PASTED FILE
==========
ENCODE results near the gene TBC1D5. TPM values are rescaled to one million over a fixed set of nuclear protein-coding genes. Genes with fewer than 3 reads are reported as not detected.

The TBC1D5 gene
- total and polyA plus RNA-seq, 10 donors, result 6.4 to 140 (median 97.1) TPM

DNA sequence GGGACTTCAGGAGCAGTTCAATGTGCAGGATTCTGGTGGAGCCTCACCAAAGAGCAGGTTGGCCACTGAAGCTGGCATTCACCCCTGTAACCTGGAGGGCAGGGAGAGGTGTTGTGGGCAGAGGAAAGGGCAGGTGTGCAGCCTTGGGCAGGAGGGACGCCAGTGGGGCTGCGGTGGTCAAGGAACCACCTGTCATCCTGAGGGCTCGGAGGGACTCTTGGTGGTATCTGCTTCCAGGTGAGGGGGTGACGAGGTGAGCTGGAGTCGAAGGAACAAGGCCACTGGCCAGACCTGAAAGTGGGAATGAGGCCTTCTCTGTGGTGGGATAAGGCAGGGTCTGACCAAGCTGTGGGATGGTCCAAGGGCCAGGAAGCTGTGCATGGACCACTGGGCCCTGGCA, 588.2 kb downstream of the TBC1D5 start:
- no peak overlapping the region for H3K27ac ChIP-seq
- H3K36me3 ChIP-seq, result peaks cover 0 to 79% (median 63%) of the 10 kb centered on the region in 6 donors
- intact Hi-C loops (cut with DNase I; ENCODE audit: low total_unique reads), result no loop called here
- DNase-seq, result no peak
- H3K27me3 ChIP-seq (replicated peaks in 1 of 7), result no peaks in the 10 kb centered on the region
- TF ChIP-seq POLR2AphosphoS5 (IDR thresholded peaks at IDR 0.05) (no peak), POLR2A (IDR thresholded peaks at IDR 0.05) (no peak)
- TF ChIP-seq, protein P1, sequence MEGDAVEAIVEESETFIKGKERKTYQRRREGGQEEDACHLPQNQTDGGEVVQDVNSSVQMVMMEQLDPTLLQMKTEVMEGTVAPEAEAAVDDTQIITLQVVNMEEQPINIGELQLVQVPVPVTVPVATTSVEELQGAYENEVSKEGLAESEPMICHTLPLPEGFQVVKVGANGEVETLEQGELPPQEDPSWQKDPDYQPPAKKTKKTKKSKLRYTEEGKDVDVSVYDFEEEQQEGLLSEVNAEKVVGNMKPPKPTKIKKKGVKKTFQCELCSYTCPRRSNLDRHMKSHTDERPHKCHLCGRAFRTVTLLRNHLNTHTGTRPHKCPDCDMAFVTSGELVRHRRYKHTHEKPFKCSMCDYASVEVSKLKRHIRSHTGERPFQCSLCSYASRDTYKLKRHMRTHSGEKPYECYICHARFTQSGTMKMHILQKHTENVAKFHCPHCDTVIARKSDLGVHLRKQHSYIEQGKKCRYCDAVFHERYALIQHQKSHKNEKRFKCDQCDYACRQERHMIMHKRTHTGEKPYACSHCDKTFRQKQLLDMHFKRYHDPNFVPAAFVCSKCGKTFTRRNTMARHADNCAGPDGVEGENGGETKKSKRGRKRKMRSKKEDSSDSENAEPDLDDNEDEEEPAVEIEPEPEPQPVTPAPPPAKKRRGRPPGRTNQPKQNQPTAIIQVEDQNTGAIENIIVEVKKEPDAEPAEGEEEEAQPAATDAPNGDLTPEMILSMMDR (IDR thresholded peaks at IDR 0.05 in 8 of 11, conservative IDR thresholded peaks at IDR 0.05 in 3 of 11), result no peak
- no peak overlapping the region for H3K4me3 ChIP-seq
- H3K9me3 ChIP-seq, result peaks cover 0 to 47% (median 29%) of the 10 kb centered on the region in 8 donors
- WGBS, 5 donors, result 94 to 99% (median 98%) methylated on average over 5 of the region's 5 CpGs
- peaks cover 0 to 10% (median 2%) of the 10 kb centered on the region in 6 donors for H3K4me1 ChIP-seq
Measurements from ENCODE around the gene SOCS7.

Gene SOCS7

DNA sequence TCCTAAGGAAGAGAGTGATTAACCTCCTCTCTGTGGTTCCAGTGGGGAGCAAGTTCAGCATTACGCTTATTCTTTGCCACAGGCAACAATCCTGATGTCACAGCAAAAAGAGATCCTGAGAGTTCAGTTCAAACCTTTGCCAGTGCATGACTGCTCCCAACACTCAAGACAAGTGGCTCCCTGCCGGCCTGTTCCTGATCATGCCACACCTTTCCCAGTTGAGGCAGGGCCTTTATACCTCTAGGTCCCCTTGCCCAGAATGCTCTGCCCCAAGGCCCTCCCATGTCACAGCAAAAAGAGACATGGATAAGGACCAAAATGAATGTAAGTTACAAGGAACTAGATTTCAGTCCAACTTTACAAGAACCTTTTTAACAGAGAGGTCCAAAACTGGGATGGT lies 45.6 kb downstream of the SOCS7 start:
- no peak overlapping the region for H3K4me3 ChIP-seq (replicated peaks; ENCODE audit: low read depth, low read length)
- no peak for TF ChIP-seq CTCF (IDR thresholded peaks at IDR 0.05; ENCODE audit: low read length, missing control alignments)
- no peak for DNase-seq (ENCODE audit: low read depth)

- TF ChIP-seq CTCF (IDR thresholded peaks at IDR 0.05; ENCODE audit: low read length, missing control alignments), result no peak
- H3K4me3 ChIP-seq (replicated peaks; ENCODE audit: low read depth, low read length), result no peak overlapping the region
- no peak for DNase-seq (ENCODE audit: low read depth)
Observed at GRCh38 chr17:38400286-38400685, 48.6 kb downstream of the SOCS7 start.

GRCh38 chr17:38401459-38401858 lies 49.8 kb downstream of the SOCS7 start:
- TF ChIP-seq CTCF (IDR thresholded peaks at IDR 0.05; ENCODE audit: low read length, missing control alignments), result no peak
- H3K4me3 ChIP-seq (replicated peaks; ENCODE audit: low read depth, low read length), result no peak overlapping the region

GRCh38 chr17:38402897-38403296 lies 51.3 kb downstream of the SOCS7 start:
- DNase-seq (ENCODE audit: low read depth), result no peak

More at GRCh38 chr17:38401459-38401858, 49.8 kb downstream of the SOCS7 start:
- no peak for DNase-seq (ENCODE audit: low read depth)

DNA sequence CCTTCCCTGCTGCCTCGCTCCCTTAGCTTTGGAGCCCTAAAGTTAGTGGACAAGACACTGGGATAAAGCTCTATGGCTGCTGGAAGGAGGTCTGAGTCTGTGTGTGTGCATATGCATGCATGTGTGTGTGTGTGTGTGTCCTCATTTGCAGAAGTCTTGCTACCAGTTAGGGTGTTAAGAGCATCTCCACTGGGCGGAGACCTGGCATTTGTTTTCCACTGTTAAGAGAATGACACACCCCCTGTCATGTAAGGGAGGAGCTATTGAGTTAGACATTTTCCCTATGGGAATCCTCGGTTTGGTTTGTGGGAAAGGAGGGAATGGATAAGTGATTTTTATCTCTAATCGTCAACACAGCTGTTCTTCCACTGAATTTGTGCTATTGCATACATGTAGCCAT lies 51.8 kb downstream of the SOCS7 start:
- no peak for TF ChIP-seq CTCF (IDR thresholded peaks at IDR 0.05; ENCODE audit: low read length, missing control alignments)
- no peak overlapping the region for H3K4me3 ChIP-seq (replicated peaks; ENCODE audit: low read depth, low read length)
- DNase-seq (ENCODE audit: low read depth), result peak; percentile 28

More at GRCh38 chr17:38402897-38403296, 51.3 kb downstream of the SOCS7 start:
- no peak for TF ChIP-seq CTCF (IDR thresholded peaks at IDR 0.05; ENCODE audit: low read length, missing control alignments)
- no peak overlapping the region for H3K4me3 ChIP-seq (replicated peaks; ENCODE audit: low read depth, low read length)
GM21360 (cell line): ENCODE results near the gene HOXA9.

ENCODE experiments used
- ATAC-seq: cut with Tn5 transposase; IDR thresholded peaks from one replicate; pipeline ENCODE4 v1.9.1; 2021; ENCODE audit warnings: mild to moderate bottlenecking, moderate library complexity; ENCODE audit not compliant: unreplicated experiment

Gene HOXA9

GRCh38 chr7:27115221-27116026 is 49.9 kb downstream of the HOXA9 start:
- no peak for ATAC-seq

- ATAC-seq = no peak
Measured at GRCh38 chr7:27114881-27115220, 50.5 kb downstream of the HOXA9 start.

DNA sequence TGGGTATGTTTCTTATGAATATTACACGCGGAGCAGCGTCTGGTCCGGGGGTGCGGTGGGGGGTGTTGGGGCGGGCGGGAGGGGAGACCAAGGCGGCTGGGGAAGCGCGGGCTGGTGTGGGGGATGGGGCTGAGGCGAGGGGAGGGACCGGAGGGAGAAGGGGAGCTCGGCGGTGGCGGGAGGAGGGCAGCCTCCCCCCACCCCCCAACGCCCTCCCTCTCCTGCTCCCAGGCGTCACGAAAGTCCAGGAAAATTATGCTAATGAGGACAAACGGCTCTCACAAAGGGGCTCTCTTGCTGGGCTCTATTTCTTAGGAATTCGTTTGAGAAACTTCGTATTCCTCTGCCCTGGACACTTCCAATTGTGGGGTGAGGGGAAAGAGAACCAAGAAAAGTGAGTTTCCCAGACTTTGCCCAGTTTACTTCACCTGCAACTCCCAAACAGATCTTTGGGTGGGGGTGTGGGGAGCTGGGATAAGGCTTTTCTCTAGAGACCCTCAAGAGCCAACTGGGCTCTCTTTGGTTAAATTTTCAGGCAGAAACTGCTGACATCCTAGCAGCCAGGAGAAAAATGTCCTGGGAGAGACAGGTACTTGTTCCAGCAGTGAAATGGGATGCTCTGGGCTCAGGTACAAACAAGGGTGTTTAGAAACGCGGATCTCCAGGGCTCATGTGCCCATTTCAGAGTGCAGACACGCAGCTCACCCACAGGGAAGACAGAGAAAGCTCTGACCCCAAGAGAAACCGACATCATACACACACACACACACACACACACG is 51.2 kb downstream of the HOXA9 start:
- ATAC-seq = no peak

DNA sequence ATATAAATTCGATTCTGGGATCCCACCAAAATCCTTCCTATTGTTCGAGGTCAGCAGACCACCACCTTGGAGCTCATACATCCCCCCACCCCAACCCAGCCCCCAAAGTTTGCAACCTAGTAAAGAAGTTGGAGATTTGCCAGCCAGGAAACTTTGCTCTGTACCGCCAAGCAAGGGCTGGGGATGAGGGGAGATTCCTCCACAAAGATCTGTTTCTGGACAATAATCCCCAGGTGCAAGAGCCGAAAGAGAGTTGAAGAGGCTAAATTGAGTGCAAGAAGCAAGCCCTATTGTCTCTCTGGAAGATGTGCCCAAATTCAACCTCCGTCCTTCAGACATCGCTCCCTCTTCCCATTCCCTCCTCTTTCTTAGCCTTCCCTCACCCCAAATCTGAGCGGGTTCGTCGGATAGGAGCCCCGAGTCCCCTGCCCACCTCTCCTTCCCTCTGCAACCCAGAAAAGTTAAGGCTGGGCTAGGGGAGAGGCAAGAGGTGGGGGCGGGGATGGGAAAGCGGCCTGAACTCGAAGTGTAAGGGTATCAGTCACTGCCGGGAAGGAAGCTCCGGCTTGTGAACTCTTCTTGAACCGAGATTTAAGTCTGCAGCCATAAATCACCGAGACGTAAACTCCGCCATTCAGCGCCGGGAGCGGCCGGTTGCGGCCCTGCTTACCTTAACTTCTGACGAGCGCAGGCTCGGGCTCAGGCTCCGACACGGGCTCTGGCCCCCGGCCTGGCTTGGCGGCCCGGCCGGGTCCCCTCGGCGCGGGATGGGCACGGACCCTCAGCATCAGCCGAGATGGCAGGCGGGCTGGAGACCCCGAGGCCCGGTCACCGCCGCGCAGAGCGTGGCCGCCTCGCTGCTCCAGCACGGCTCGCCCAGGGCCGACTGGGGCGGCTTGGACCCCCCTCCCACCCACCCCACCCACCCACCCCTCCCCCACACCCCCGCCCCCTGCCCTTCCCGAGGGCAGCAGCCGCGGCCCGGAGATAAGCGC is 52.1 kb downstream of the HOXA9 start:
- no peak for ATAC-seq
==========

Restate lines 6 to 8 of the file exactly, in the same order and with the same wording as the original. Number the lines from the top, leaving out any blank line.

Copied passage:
- H3K36me3 ChIP-seq, result peaks cover 0 to 79% (median 63%) of the 10 kb centered on the region in 6 donors
- intact Hi-C loops (cut with DNase I; ENCODE audit: low total_unique reads), result no loop called here
- DNase-seq, result no peak